Re: A question about Self (Urs Hoelzle)
Sat, 29 Jan 1994 23:05:43 GMT

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Newsgroups: comp.lang.misc,comp.compilers
From: (Urs Hoelzle)
Keywords: Self, optimize
Organization: Computer Science Department, Stanford University, Calif., USA
References: 94-01-113
Date: Sat, 29 Jan 1994 23:05:43 GMT (Graham Matthews) writes:

>Last night I re-read the Self
>papers from the Stanford archive, and was a little puzzled by something,
>namely does Self actually do dynamic code generation, that is code
>generation while a program is running?. I ask this question because it
>appears to me that :-

>a) several of their techniques are/could be static compile time
>optimisations. The most notable is type prediction which could be done at
>compile time. Maybe it is?

>b) for several techniques it was not clear whether they were run time or
>compile time. For example iterative type analysis can be seen as a form of
>compile time type inference, or it could be done at run-time...

There's a confusion here about what "compile time" means. Traditionally,
"compile time" means "before program execution starts". For systems using
runtime (or dynamic) compilation (such as Self), "compile time" just means
"while the compiler runs", but since compilation is interspersed with
runtime, it has nothing to do with the traditional notion of "compile
time". Thus,

- In Self there is no upfront, batch-style compilation phase. There
    is no "compile" or "make" command, either -- the system acts like an
    interpreter and compiles code as needed (i.e., at runtime).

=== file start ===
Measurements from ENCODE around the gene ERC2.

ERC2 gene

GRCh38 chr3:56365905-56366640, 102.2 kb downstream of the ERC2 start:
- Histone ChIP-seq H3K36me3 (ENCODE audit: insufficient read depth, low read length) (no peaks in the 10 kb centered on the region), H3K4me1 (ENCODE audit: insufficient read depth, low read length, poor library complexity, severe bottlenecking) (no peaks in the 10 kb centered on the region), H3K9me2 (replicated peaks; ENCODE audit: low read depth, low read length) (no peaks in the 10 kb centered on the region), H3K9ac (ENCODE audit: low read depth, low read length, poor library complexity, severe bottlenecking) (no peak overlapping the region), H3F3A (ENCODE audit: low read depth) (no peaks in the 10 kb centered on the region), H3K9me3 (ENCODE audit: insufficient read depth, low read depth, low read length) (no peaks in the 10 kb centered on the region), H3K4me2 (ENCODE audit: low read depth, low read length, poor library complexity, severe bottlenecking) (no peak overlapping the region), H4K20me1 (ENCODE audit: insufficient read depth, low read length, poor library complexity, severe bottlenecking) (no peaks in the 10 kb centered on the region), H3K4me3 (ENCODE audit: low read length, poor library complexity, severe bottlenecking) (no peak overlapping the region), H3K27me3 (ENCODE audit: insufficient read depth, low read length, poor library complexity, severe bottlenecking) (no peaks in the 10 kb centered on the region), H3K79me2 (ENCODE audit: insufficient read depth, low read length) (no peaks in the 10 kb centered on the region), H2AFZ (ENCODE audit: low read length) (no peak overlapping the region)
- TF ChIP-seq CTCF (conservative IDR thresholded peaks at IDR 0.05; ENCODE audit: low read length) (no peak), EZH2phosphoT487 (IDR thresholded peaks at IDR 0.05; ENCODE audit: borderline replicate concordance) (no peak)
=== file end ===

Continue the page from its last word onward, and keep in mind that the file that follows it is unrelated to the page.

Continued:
- Of course, type analysis is done at "compile time" since the compiler
    does it. But it is not done statically (based on the program text
    alone, before program execution begins).

The newest Self system (Self-93) actually goes a step beyond what
Chambers' Self-91 system does. Rather than using type analysis, it
employs *type feedback*, i.e., extracts information from the running
program and recompiles parts of a program using that information. The
additional information results in both significantly faster code and much
faster compilation (Self-93 uses a fast non-optimizing compiler to
generate the initial code, and lazily optimizes the critical parts of
programs). [An upcoming PLDI paper will contain more details.]

Much of what is achieved by runtime compilation could also be achieved by
traditional (batch-style) compilers if they used "training runs". During
the training run, an instrumented version of the program collects the
necessary information, which is then fed back into the compiler to
generate the final version of the program. (Some compilers can already do
this by using profile information to assist classical optimizations, or to
improve the program's cache behavior. Examples are the IMPACT compiler
(U. Illinois) and the MIPS compilers) Of course, what you lose is the
dynamic nature of runtime compilation: if your training run isn't
representative of real runs, your performance may sufer. A system using
runtime compilation can react to changing circumstances and recompile code

Hope that helps,

Urs Hoelzle urs@cs.stanford.EDU
Computer Systems Laboratory, CIS 57, Stanford University, Stanford, CA 94305

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